Is France’s biggest energy firm boosting its stake in a major U.S. shale play because its home country banned fracking?
According to the Daily Caller, the years-long fracking ban in France may have prompted Total to turn its attention to unconventional reserves in the United States.
The French parliament banned fracking in 2011, citing concerns about potential environmental damage.
The ban was upheld by France’s highest court in 2012 following a challenge filed by Schuepbach Energy after the company’s exploration permits were revoked when the ban went into effect, according to the New York Times.
France may also expand that ban to include shale gas imports.
French Energy Minister Segolene Royal said in May that her department is researching possible means to ban shale gas imports, Reuters said.
While France has been reluctant to embrace hydraulic fracturing, the country’s largest energy firm is now the sole operator in one of the largest shale gas plays in the United States.
Total U.S.A. announced on Friday that it has acquired the remaining majority stake in over 200,000 Barnett shale acres from Oklahoma-based Chesapeake Energy.
Total E&P USA exercised its preemption right to acquire Chesapeake Energy’s 75 percent interests in the jointly held Barnett Shale operating area in North Texas.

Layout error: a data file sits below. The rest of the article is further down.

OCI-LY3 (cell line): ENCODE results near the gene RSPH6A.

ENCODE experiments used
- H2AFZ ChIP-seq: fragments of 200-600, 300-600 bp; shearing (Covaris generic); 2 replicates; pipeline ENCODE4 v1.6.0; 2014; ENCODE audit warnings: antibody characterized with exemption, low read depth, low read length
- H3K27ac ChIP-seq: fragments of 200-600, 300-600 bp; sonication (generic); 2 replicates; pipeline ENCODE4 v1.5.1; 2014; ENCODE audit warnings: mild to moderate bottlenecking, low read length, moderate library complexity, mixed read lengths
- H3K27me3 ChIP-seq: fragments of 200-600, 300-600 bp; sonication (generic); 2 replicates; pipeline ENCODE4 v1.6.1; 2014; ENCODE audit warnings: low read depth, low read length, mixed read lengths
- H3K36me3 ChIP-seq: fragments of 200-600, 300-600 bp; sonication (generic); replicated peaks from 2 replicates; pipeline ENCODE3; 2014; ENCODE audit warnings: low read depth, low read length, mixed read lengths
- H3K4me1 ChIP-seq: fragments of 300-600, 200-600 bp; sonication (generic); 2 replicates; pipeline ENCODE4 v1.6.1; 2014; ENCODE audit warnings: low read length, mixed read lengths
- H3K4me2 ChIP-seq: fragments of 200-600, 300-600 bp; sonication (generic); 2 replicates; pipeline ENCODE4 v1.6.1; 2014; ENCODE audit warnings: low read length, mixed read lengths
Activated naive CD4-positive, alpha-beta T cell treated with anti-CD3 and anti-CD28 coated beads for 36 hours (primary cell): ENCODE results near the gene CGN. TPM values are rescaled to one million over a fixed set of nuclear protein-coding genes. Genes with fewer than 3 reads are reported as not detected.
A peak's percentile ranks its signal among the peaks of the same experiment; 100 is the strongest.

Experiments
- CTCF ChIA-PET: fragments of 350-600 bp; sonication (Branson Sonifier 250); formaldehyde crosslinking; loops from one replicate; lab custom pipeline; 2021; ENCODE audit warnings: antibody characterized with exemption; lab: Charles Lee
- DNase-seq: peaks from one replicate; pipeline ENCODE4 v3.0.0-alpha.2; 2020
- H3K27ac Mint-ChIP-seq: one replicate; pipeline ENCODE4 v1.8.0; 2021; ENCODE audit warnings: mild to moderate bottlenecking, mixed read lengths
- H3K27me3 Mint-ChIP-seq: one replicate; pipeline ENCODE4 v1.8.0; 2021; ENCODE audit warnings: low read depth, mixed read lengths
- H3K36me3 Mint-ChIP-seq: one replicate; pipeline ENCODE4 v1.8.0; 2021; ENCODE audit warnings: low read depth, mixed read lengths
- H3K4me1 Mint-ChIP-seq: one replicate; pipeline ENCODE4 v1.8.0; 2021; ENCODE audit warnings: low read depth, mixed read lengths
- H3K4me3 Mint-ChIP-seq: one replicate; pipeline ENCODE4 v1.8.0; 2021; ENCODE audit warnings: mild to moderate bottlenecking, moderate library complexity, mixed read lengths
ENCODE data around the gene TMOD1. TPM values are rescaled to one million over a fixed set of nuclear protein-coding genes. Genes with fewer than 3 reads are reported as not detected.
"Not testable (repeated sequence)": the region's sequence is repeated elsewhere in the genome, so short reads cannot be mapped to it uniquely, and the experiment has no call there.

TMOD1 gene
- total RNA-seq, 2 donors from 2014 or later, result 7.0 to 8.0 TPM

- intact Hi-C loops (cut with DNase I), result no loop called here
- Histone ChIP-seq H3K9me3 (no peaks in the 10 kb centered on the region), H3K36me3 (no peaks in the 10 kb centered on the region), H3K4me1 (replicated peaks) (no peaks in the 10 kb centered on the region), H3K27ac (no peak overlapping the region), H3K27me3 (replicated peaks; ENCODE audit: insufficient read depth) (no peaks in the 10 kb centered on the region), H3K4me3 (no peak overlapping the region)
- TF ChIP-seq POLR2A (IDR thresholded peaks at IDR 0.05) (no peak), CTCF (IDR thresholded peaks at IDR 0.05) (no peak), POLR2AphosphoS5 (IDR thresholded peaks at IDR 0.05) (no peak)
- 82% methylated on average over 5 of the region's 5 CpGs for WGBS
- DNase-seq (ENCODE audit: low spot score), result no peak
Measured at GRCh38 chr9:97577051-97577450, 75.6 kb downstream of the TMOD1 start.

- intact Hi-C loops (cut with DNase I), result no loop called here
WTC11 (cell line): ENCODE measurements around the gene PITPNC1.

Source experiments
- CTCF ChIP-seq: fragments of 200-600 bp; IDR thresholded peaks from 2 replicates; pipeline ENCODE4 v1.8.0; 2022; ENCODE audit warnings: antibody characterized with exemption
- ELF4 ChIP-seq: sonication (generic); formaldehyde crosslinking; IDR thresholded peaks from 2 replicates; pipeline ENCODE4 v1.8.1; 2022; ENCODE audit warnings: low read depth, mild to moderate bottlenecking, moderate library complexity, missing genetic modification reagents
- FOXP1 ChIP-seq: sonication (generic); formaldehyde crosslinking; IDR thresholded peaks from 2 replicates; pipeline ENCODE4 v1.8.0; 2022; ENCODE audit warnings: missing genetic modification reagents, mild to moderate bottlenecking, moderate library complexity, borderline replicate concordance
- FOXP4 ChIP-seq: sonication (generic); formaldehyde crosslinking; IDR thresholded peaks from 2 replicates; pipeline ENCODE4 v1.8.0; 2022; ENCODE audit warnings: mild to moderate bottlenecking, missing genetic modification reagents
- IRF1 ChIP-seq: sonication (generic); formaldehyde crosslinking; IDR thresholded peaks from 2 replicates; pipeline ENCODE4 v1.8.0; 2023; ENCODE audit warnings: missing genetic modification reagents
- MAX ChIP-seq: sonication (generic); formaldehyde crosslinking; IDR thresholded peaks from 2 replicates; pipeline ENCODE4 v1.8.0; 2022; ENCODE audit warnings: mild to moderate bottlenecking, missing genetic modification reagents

Total E&P USA has owned the remaining 25 percent in the Barnett assets since December 2009.
With the preemption, Total E&P USA will be the 100 percent owner and operator of the assets.
Properties in the proposed transaction include about 215,000 net developed and undeveloped acres, wells, leases, minerals, buildings and properties.
The acquisition now makes Total the only operator in the Barnett play, according to the Wall Street Journal.
According to the U.S. Energy Information Administration, France holds unproven technically recoverable shale wet gas reserves of 136.7 trillion cubic feet.
While the France’s unproven shale gas reserves are the largest in Western Europe they fall short of the estimated 622.5 trillion cubic feet of wet shale gas in the United States.
Although Barnett shale production has been declining over the last four years, the area has played an integral role in helping upstreams perfect modern fracking technology.
According to the Texas Railroad Commission, natural gas production in the Barnett play peaked at 5.743 billion cubic feet per day in 2012 but declined to 3.89 trillion cubic feet during the first half of 2016.
“With the new conditions created by the exit of Chesapeake and the associated restructuring of the midstream contracts, we believe that we can extract significant value from the substantial, well located resource base of the play by combining focused upstream operating efficiency, streamlined midstream contract management and marketing savvy through Total’s trading affiliate Total Gas & Power North America,” Total E&P USA president and CEO José Ignacio Sanz said last week when the deal was announced.